Marty (1955) Film Review


Marty (Ernest Borgnine) is a 34-year-old butcher plagued by his singledom. His mother, his customers, his friends all ask whether he is ashamed to be single, with his younger brothers married and happy. One night, despite his reluctance, he goes to the dance hall where he meets Clara (Clara), a teacher who has been abandoned by her blind date because she is such a ‘dog’ (as he keeps reminding her).

The basic story is quite nice; unhappy single man hassled by all around him ends up finding love by lowering his standards. Oops, did I mean that? The fact is that Clara was very pretty, but a little quiet and shy. But Marty is so annoying. At the start, I felt sorry for him, searching desperately for love but never finding the right one. Then he started talking to Clara, and he drove me nuts.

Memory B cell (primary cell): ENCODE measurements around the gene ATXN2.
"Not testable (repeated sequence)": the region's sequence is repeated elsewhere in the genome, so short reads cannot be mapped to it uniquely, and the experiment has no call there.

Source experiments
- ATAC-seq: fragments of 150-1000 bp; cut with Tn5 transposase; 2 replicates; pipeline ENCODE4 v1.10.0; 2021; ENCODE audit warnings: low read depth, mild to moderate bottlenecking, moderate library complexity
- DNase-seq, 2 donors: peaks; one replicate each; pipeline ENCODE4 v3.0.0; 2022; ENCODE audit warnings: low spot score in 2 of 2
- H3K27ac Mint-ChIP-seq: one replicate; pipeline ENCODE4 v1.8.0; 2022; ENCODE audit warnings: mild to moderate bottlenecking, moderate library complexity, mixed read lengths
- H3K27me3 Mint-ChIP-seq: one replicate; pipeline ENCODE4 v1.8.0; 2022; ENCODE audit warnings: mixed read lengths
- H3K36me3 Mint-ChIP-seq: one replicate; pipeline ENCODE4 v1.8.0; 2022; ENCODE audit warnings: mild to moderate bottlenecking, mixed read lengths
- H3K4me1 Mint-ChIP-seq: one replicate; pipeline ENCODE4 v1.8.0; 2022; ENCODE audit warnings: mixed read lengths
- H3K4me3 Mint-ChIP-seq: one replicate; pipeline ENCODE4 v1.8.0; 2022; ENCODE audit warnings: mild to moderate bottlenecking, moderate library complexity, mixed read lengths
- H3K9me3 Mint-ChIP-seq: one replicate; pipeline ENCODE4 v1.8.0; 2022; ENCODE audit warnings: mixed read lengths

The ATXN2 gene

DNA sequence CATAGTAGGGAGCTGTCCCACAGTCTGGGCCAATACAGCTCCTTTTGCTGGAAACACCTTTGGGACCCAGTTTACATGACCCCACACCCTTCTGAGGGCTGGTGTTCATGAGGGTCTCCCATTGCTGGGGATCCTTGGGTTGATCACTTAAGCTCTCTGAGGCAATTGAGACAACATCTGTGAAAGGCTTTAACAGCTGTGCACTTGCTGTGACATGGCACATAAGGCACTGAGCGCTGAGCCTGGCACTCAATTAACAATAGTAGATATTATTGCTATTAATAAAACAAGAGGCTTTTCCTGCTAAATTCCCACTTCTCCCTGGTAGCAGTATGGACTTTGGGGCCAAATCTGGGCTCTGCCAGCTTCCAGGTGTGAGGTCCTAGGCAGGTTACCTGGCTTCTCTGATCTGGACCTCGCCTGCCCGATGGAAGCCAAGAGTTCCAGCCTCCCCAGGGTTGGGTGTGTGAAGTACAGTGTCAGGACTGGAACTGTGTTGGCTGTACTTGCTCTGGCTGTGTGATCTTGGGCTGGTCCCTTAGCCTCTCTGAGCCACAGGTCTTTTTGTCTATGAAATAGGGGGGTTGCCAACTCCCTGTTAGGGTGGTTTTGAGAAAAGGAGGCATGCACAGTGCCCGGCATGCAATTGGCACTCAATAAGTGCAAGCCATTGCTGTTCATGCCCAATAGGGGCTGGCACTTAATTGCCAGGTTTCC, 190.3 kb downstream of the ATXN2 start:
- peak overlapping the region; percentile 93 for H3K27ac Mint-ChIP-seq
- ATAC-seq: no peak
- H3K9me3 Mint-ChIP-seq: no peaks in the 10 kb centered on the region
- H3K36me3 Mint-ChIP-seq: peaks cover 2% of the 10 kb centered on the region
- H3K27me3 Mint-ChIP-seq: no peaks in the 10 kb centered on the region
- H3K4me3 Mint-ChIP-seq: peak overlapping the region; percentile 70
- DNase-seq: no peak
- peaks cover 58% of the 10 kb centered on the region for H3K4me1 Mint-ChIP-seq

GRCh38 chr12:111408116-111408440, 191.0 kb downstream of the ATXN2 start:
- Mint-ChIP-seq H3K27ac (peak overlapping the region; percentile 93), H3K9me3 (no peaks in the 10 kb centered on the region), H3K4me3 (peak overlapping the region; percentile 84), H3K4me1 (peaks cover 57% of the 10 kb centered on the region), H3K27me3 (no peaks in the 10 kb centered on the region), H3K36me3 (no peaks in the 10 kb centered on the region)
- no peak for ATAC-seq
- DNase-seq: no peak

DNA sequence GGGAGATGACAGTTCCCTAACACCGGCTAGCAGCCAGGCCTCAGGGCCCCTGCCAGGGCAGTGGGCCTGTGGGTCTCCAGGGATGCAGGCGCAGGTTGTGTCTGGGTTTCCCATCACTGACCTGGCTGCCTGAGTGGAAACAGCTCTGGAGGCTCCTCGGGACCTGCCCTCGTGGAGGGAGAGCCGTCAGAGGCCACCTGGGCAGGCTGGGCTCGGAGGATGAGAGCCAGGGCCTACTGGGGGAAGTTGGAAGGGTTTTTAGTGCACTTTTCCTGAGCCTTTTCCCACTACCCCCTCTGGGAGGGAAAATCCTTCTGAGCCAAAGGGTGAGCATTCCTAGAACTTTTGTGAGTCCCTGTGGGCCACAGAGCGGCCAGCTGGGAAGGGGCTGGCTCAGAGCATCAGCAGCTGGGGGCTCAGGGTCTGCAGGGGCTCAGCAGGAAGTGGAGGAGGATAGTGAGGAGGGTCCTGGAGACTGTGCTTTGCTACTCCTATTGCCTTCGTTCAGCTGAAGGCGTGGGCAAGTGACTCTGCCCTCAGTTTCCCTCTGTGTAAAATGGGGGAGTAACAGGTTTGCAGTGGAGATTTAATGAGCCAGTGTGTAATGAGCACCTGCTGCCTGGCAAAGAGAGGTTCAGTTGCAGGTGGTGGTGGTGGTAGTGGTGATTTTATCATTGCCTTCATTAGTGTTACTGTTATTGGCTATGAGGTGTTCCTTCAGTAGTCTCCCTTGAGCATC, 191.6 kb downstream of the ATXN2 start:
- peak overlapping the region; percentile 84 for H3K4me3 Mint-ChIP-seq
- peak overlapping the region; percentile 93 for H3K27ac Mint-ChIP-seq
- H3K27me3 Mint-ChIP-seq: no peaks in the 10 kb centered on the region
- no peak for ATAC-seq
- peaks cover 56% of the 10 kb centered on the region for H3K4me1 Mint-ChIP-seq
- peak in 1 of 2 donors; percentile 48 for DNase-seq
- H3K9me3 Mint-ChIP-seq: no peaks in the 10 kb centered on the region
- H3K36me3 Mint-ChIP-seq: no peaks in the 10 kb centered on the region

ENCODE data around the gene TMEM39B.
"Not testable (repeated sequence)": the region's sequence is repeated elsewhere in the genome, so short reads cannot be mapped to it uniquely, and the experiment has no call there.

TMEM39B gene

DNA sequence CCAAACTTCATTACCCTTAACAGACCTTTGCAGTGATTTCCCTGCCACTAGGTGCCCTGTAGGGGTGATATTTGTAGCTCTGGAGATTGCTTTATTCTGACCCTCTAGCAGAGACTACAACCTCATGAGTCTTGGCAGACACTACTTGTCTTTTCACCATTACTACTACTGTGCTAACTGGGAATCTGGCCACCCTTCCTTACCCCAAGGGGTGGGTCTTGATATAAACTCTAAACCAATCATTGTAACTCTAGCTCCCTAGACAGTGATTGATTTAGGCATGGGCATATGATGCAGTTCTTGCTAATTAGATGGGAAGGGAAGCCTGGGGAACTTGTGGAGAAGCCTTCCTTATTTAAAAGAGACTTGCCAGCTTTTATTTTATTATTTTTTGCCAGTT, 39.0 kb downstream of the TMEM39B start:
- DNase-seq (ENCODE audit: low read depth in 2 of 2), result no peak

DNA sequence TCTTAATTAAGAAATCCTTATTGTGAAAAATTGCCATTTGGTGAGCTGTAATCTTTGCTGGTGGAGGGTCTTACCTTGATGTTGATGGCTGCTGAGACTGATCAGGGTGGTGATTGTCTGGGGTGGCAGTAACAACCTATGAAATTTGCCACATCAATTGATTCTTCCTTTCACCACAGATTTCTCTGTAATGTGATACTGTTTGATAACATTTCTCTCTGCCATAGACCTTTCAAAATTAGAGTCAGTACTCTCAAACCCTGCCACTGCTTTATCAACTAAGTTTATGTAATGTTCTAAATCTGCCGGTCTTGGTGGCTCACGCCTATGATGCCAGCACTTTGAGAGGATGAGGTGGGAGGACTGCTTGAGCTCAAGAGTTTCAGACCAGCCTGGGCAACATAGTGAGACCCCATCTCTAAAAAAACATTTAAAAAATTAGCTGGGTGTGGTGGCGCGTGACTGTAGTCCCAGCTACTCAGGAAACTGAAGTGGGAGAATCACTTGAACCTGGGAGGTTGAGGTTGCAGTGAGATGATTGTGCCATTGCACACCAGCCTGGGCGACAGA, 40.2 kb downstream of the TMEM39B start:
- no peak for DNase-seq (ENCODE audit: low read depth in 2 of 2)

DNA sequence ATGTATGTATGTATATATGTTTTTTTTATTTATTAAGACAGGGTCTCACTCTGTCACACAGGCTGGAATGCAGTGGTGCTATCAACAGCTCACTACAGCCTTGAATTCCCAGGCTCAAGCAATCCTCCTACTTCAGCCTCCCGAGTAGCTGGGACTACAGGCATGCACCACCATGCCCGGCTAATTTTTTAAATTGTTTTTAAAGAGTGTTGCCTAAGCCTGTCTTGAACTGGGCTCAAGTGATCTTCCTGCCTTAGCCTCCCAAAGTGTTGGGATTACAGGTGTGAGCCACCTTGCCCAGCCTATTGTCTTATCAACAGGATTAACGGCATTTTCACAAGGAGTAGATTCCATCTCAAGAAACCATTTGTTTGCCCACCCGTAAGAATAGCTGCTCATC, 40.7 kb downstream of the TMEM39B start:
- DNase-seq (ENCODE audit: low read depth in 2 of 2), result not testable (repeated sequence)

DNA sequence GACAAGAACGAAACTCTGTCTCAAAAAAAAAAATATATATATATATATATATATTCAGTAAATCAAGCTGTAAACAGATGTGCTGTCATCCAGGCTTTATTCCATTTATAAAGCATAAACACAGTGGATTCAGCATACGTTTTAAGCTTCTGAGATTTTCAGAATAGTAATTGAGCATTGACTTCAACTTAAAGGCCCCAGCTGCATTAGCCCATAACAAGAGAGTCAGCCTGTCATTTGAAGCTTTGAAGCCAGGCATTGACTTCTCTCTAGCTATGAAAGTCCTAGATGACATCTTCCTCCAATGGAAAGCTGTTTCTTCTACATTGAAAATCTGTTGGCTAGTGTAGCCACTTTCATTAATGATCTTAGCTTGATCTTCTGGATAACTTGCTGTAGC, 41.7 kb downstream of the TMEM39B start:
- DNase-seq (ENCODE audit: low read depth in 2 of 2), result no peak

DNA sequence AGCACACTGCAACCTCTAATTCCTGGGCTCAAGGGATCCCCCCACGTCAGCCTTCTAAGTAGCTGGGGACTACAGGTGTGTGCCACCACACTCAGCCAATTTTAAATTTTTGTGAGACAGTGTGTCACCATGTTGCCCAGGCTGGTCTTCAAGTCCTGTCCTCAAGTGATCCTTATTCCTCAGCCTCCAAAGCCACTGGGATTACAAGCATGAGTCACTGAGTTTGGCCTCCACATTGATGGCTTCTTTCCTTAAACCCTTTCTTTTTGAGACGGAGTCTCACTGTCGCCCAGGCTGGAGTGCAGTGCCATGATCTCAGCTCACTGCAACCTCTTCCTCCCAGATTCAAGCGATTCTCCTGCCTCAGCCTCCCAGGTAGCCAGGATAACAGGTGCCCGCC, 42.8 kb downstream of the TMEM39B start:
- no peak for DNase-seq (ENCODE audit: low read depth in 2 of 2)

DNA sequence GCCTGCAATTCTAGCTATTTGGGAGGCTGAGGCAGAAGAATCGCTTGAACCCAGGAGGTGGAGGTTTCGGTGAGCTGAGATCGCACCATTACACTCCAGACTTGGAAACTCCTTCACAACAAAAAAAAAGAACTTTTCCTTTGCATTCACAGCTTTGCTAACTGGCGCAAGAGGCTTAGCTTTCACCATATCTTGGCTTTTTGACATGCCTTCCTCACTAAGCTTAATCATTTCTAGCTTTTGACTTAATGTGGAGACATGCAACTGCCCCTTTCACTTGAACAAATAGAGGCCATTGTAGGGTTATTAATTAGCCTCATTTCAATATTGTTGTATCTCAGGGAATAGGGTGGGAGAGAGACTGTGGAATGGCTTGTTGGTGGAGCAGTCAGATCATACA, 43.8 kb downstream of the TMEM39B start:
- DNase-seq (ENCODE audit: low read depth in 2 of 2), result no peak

I wonder about other films of the time – Marty was very much about Italian-American families in contemporary, urban life.

Marty won Oscars for Best Picture, Best Actor in a Leading Role (Ernest Borgnine), Best Director (Delbert Mann) and Best Writing, Screenplay (Paddy Chayefsky) and nominated for Oscars for Best Actor is a Supporting Role (Joe Mantell), Best Actress in a Supporting Role (Betsy Blair), Best Cinematography, Black-and-White and Best Art Direction – Set Decoration, Black-and-White.